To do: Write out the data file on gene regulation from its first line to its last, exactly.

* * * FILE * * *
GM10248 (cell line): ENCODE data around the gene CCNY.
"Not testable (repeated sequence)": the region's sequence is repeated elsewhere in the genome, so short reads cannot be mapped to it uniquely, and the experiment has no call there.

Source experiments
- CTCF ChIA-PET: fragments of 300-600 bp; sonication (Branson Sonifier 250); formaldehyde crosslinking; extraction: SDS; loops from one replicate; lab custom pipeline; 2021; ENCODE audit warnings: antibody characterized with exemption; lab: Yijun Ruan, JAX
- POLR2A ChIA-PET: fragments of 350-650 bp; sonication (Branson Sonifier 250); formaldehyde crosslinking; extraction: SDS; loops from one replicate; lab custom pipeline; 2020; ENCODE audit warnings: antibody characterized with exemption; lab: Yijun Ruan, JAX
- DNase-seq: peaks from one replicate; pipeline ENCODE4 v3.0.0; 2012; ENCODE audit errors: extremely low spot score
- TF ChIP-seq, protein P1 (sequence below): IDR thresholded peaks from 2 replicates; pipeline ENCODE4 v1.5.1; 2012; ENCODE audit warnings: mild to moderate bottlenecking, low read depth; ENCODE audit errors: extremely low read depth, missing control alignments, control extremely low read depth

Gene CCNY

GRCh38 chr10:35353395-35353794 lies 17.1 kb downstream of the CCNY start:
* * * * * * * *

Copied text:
GM10248 (cell line): ENCODE data around the gene CCNY.
"Not testable (repeated sequence)": the region's sequence is repeated elsewhere in the genome, so short reads cannot be mapped to it uniquely, and the experiment has no call there.

Source experiments
- CTCF ChIA-PET: fragments of 300-600 bp; sonication (Branson Sonifier 250); formaldehyde crosslinking; extraction: SDS; loops from one replicate; lab custom pipeline; 2021; ENCODE audit warnings: antibody characterized with exemption; lab: Yijun Ruan, JAX
- POLR2A ChIA-PET: fragments of 350-650 bp; sonication (Branson Sonifier 250); formaldehyde crosslinking; extraction: SDS; loops from one replicate; lab custom pipeline; 2020; ENCODE audit warnings: antibody characterized with exemption; lab: Yijun Ruan, JAX
- DNase-seq: peaks from one replicate; pipeline ENCODE4 v3.0.0; 2012; ENCODE audit errors: extremely low spot score
- TF ChIP-seq, protein P1 (sequence below): IDR thresholded peaks from 2 replicates; pipeline ENCODE4 v1.5.1; 2012; ENCODE audit warnings: mild to moderate bottlenecking, low read depth; ENCODE audit errors: extremely low read depth, missing control alignments, control extremely low read depth

Gene CCNY

GRCh38 chr10:35353395-35353794 lies 17.1 kb downstream of the CCNY start: